by Frank Stephenson
It's been called "the mother of all mass extinctions." It happened about 251 million years ago—20 million years before the first dinosaur drew breath.
Earth scientists know it as the Permian mass extinction (so-named because it occurred at the end of Earth's Permian period). Also called "The Great Dying," the massive cataclysm was far more lethal than four other major mass killings recorded in the geologic record, including the one that doomed the dinosaurs.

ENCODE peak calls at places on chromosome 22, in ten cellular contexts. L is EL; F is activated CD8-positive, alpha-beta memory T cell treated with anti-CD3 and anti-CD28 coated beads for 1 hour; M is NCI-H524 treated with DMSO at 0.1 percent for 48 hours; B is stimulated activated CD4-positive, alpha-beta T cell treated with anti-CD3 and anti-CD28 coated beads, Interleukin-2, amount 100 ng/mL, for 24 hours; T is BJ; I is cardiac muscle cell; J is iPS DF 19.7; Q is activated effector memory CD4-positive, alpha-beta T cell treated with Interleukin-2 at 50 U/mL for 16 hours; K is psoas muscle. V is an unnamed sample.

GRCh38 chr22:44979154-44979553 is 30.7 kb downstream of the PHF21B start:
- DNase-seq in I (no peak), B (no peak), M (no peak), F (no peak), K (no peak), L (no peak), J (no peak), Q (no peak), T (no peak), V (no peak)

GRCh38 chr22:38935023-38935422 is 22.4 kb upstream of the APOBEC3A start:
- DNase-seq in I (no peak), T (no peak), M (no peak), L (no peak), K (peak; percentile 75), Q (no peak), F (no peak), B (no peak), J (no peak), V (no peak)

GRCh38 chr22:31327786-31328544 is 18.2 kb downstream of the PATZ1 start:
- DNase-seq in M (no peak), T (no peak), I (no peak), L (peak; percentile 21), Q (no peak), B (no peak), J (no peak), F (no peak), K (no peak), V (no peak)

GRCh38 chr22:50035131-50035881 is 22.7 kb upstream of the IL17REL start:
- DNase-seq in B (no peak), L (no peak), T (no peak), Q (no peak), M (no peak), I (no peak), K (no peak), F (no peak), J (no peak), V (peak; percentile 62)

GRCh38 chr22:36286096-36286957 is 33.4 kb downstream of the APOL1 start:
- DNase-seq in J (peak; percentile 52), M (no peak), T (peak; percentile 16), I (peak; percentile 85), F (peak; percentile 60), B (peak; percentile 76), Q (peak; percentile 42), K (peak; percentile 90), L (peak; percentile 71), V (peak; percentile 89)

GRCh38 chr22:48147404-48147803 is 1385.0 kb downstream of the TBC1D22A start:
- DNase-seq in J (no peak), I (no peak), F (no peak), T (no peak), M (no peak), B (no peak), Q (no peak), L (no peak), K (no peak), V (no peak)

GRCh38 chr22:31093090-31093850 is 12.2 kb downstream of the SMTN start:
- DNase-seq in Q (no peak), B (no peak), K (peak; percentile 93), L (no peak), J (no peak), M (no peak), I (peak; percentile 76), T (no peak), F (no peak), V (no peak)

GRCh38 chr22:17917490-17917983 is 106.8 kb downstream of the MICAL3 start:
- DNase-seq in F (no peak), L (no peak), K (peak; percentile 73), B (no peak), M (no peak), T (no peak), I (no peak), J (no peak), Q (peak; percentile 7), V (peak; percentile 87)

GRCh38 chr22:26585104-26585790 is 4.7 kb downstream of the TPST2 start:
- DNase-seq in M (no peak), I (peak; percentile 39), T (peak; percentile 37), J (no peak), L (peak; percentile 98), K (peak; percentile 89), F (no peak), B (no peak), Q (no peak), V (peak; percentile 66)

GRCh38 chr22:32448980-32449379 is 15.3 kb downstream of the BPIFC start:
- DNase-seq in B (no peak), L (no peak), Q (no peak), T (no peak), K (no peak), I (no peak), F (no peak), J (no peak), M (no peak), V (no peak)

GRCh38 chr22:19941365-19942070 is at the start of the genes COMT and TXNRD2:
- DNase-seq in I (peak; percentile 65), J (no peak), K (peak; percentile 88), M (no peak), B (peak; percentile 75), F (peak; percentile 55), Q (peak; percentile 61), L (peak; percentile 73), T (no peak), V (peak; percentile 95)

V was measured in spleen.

The event hardly happened overnight—scientists believe the global carnage unfolded over at least a million years. When it was over, an estimated 96 percent of all the planet's marine life, along with 70 percent of all living things on land, was gone forever, never to be replicated. Some scientists believe that it took 30 million years for Earth to fully recover from its effects . . .